Thought you all would be interested in this! It's from the Living Tree Community in CA.
Big Almond Sued in Federal Court!
by Jesse Schwartz, Ph.D.
A group of fifteen American almond growers and wholesale nut handlers filed a lawsuit in the Washington, D.C. federal court on Tuesday, September 9 seeking to repeal a controversial USDA-mandated treatment program for California-grown raw almonds.
The almond farmers and handlers contend that their businesses have been seriously damaged and their futures jeopardized by a requirement that raw almonds be treated with propylene oxide (a toxic fumigant recognized as a carcinogen by the EPA) or steam-heated before they can be sold to American consumers. [Foreign-grown almonds are exempt from the treatment scheme and are rapidly displacing raw domestic nuts in the marketplace.]
Tens of thousands of angry consumers have contacted the USDA to protest the compulsory almond treatment since the agency���s new regulation went into effect one year ago. Some have expressed outrage that even though the nuts have been processed with a fumigant, or heat, they will still be labeled as raw.
"The USDA���s raw almond treatment mandate has been economically devastating to many family-scale and organic almond farmers in California," said Will Fantle, the research director for the Wisconsin-based Cornucopia Institute.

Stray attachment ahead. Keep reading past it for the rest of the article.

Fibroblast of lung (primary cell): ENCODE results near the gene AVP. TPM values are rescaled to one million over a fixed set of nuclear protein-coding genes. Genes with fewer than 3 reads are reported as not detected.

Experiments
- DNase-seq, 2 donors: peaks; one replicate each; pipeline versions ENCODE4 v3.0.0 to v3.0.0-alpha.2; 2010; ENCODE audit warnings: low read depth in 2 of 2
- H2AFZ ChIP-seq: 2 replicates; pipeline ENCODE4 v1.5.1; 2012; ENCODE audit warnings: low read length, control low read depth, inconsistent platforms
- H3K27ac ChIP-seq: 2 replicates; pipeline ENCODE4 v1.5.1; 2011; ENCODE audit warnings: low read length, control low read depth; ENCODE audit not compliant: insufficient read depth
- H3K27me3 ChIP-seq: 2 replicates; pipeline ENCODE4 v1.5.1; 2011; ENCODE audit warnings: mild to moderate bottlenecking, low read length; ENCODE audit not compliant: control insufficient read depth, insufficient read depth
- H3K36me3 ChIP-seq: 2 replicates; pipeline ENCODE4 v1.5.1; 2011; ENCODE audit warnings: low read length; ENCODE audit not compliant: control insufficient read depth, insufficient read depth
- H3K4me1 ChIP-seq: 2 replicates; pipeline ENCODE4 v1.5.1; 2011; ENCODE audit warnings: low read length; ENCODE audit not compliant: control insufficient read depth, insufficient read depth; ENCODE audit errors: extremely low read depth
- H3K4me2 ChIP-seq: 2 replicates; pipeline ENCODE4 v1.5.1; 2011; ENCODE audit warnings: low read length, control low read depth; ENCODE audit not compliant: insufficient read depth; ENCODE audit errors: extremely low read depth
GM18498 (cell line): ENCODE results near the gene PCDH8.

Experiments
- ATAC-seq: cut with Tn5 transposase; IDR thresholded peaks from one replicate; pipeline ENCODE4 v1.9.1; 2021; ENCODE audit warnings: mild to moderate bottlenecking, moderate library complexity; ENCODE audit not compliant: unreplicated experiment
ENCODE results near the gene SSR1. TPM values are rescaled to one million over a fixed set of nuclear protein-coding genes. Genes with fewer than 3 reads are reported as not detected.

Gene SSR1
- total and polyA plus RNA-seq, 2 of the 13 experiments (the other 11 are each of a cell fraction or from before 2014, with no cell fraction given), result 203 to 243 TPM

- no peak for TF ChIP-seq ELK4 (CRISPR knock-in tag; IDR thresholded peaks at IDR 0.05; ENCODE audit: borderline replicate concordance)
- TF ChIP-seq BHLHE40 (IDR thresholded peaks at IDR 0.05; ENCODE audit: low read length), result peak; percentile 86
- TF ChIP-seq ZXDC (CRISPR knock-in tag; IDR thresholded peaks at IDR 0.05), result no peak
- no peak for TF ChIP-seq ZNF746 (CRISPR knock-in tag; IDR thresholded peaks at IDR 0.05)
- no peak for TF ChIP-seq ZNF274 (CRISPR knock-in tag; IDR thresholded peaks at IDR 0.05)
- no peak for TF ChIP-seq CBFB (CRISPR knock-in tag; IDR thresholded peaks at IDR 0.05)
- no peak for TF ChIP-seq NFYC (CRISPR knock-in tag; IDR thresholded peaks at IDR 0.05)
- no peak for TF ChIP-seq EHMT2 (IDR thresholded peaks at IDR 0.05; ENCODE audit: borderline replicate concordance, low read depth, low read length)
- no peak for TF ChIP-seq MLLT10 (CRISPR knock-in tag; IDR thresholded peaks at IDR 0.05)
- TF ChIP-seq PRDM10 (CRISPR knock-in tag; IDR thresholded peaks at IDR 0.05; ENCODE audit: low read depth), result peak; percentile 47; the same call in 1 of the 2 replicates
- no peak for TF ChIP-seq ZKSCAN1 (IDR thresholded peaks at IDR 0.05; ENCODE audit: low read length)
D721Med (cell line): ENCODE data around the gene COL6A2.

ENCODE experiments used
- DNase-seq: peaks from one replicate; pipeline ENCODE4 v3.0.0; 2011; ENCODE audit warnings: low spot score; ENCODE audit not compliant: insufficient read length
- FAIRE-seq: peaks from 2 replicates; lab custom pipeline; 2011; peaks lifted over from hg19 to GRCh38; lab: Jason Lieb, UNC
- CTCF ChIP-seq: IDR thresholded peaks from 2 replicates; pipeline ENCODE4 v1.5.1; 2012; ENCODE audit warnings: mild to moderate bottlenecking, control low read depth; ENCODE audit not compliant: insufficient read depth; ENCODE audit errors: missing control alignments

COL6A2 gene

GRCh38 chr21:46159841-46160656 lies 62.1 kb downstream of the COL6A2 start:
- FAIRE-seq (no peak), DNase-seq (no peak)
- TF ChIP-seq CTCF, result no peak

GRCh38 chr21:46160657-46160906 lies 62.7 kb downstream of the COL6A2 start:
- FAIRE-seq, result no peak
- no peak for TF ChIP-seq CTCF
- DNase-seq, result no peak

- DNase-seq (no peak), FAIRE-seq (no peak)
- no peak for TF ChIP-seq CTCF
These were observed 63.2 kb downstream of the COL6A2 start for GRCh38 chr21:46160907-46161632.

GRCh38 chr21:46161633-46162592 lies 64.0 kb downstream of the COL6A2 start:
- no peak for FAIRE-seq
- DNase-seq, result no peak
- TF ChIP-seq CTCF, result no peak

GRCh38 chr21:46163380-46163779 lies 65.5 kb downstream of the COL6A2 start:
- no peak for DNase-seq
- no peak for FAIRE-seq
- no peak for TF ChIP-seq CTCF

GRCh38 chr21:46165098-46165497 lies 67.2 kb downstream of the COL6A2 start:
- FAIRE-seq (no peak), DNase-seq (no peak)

The USDA, in consultation with the Almond Board of California, invoked its treatment plan on September 1, 2007 alleging that it was a necessary food safety requirement. Salmonella-tainted almonds twice this decade caused outbreaks of food related illnesses. USDA investigators were never able to determine how salmonella bacteria somehow contaminated the raw almonds that caused the food illnesses but they were able to trace back one of the contamination's, in part, to the country's largest "factory farm," growing almonds and pistachios on over 9000 acres.
Instead of insisting that giant growers reduce risky practices, the USDA invoked a rule that requires the gassing or steam-heating of California raw almonds in a way that many consumers have found unacceptable.
Mitch Wallis, a San Diego attorney and another member of the Cornucopia legal team, added that ���in one fell swoop, the USDA and its agribusiness-dominated California Almond Board, have taken away all consumer access to a truly 'raw' almond. Almonds are, especially in California, perhaps the ���king of nuts.��� If they can get away with destroying the almond, what does this portend for the future of all nuts and ultimately for all raw and natural foods?���
���It goes against all reason for the USDA to require domestic almonds to be pasteurized while allowing unpasteurized almonds to be imported from abroad,��� observed Eli Penberthy, a Seattle, WA-based food and farming analyst with The Cornucopia Institute. ���Small-scale and organic farmers in California have lost sales to retailers and consumers who are instead choosing to buy truly raw almonds from Italy and Spain.��� The shift to foreign sources is ironic since there is virtual unanimity in the retail sector that foreign nuts are of lower quality in terms of flavor and appearance.
The Cornucopia Institute has been articulating the concerns of family-scale farmers, producing organic, conventional and local food, about the potential fallout from the industrialization of our food supply. Food-borne illnesses, and the contamination of food from large industrial farming operations, are now motivating regulators to look at "technological fixes" rather than addressing the root cause of the problems���the widespread fecal contamination of the nation's food supply.